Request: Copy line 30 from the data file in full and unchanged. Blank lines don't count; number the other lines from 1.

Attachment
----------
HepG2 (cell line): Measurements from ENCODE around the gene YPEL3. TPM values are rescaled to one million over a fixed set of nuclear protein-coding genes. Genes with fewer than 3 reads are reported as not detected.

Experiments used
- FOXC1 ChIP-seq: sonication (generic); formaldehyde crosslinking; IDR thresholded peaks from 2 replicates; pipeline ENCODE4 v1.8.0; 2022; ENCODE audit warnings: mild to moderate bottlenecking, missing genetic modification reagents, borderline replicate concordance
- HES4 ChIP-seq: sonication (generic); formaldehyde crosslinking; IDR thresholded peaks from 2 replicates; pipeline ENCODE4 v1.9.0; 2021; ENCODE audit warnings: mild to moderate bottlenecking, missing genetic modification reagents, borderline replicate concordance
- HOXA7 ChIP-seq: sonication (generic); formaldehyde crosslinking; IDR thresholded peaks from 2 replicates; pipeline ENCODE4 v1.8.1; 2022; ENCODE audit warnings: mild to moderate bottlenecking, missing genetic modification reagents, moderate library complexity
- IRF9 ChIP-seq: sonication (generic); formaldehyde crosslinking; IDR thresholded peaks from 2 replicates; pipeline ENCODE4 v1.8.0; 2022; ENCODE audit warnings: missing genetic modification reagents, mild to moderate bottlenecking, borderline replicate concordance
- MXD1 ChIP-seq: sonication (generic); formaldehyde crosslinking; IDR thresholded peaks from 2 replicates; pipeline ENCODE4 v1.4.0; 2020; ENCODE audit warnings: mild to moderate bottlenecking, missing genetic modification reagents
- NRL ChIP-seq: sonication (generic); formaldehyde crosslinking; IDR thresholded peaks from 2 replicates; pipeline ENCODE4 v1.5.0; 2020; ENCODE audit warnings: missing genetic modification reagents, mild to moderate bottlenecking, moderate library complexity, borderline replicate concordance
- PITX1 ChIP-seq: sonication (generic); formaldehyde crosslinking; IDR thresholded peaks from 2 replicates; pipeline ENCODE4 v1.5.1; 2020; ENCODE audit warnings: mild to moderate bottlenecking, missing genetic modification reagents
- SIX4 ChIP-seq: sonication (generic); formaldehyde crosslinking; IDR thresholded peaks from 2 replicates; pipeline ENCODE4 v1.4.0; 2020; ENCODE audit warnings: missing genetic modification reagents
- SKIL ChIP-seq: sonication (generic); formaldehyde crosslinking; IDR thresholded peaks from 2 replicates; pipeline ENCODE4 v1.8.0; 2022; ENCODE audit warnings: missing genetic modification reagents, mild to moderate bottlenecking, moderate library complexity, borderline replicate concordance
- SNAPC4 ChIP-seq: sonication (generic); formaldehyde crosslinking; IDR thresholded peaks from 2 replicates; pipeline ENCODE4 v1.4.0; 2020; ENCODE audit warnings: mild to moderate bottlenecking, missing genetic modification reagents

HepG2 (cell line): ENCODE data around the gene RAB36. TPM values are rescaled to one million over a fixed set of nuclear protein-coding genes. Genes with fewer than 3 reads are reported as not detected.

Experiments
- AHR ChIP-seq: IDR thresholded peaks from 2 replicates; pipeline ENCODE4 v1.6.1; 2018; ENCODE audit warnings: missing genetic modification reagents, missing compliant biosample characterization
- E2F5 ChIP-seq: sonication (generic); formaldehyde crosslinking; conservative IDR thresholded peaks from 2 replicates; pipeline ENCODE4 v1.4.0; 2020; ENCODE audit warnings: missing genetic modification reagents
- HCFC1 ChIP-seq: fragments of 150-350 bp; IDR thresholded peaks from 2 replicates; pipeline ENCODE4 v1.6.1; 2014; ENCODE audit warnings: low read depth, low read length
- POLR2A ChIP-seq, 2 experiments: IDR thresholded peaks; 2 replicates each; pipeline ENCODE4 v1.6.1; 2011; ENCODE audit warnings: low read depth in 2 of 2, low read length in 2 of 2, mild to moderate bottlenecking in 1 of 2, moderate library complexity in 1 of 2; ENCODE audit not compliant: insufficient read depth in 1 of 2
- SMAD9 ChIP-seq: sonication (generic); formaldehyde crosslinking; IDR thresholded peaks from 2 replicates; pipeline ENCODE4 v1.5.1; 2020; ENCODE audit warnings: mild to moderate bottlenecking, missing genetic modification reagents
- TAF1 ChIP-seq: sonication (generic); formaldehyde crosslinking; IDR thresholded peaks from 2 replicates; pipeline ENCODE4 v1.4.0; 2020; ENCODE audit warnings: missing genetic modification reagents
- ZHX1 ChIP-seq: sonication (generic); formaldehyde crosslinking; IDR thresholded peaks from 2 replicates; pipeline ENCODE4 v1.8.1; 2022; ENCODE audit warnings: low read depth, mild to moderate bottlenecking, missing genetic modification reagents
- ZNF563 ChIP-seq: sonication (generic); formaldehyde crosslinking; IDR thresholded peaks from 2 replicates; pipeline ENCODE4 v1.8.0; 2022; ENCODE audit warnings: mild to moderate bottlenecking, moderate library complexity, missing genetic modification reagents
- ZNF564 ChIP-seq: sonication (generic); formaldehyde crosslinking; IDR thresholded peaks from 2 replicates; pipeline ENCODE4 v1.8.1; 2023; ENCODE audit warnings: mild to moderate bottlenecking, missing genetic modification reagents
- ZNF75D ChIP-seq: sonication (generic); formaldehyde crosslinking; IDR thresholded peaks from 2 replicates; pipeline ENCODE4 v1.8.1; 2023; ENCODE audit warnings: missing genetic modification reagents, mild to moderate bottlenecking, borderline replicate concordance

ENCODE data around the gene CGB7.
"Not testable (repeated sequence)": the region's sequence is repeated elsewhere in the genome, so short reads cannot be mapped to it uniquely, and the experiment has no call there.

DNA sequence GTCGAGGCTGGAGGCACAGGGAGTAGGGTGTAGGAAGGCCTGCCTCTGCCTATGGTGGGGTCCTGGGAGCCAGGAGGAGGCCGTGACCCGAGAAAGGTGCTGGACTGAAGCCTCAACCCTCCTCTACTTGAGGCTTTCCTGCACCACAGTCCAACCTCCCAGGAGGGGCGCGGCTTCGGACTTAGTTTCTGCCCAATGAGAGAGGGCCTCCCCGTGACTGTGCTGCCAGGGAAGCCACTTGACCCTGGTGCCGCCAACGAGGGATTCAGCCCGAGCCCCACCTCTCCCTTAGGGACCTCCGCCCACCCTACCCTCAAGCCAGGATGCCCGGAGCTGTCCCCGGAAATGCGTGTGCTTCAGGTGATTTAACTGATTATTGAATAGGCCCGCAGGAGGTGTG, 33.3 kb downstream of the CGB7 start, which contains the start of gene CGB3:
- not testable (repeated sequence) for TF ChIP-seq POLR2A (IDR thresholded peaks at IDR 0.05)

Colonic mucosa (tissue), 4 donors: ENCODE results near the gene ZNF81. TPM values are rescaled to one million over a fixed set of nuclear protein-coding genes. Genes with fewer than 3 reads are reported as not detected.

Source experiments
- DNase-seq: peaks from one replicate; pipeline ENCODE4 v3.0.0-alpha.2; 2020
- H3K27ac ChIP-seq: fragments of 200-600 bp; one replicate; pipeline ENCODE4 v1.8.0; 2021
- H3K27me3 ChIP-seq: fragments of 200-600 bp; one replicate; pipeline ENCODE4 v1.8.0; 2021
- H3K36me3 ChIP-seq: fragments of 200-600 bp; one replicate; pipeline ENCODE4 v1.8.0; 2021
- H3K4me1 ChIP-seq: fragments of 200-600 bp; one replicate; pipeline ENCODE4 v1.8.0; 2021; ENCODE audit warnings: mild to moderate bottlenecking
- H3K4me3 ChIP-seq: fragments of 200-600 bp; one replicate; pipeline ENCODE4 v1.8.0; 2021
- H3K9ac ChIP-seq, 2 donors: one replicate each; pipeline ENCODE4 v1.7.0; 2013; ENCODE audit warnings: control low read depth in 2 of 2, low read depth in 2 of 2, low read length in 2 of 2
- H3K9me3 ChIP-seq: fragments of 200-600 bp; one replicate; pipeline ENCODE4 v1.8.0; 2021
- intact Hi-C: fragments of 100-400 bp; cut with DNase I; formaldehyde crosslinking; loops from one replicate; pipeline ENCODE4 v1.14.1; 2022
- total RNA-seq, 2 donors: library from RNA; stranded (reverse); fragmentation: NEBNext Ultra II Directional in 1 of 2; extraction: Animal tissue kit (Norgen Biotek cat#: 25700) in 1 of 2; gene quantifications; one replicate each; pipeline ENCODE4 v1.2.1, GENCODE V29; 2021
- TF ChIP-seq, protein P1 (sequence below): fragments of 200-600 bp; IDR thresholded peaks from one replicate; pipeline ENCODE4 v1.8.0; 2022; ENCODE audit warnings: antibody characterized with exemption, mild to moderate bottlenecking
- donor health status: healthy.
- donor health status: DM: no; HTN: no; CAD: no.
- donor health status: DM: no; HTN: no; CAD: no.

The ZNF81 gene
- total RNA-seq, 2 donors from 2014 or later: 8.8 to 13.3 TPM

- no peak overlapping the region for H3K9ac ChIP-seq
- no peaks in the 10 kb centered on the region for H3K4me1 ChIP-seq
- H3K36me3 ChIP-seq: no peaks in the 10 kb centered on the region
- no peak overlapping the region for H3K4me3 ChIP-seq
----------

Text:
Source experiments